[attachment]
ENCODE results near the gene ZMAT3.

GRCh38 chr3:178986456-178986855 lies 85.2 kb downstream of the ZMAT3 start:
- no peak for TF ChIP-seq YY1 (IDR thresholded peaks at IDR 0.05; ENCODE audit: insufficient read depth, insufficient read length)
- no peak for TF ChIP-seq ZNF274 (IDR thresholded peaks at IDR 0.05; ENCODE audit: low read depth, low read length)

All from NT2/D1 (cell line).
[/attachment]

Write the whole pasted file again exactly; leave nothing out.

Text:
ENCODE results near the gene ZMAT3.

GRCh38 chr3:178986456-178986855 lies 85.2 kb downstream of the ZMAT3 start:
- no peak for TF ChIP-seq YY1 (IDR thresholded peaks at IDR 0.05; ENCODE audit: insufficient read depth, insufficient read length)
- no peak for TF ChIP-seq ZNF274 (IDR thresholded peaks at IDR 0.05; ENCODE audit: low read depth, low read length)

All from NT2/D1 (cell line).